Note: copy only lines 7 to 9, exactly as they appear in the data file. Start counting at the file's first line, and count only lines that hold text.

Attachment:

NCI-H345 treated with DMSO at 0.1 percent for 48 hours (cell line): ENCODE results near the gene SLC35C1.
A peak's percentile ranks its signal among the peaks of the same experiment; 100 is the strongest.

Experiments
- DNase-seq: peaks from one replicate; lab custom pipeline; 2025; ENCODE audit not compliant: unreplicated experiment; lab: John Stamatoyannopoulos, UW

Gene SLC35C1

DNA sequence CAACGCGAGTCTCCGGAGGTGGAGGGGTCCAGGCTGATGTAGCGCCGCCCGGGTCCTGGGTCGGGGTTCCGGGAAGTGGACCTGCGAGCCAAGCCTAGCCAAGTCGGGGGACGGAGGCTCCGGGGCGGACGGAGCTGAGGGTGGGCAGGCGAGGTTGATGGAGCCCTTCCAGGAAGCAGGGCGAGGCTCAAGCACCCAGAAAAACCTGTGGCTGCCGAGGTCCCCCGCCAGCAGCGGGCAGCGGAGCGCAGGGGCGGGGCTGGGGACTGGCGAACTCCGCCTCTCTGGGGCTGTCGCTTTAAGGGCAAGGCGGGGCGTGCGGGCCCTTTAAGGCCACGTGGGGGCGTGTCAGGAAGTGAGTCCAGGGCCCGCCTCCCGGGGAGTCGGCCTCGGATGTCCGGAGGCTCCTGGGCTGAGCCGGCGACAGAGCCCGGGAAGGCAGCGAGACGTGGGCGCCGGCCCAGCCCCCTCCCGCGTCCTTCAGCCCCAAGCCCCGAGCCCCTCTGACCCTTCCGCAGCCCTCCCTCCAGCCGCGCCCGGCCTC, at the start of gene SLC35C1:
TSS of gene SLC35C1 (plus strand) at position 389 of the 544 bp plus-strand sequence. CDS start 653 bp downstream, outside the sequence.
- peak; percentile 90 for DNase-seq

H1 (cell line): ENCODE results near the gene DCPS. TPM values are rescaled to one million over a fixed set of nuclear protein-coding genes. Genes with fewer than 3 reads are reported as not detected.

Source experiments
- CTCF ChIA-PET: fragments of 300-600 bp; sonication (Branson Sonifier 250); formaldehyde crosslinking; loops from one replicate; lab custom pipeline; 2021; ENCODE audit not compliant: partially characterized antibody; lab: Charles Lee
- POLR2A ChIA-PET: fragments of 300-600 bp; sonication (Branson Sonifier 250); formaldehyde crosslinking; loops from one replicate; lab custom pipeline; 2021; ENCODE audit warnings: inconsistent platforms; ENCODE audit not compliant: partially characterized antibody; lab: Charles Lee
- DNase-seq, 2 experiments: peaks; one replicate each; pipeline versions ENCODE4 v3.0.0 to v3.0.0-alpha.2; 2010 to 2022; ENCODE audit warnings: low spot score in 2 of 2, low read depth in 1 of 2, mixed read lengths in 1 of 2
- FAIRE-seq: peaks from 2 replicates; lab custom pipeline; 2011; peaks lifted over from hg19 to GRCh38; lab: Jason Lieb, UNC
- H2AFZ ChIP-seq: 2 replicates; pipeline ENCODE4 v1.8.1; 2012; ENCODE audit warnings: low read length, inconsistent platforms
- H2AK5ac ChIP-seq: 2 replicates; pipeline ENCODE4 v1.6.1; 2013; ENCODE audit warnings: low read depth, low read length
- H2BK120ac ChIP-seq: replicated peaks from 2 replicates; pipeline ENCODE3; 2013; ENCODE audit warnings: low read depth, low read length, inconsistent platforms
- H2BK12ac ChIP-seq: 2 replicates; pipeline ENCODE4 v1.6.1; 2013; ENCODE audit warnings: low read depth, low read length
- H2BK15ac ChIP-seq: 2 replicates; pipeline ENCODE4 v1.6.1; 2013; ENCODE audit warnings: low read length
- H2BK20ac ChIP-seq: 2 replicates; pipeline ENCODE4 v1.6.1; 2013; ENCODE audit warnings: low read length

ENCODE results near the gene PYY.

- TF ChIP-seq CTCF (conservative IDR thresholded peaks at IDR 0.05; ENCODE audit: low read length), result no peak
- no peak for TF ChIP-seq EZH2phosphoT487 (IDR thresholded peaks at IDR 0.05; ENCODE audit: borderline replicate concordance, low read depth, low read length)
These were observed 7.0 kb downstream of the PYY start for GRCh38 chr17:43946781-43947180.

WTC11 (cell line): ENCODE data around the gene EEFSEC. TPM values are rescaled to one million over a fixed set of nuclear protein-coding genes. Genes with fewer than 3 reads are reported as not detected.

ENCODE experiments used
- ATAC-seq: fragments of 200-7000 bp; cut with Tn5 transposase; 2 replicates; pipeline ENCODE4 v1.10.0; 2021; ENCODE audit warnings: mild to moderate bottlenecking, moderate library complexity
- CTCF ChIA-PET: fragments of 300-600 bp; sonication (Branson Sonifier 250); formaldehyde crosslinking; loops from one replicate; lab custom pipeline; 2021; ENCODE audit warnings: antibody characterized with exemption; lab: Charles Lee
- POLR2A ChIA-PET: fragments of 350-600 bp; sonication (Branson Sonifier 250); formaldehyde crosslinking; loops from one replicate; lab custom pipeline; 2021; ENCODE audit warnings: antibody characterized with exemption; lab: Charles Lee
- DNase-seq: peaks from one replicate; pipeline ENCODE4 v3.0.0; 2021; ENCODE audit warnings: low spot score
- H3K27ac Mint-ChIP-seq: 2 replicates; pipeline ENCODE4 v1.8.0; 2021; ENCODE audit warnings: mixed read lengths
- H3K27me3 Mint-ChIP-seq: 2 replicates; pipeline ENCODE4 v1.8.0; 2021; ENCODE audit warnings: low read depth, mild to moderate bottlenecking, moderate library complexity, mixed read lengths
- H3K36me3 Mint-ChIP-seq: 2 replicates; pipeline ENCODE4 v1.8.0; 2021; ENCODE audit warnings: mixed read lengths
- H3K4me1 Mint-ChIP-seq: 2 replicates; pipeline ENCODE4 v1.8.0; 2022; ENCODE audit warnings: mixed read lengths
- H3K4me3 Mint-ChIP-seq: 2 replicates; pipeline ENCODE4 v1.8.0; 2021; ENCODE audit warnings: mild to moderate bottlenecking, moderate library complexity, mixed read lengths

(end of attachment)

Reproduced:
TSS of gene SLC35C1 (plus strand) at position 389 of the 544 bp plus-strand sequence. CDS start 653 bp downstream, outside the sequence.
- peak; percentile 90 for DNase-seq

H1 (cell line): ENCODE results near the gene DCPS. TPM values are rescaled to one million over a fixed set of nuclear protein-coding genes. Genes with fewer than 3 reads are reported as not detected.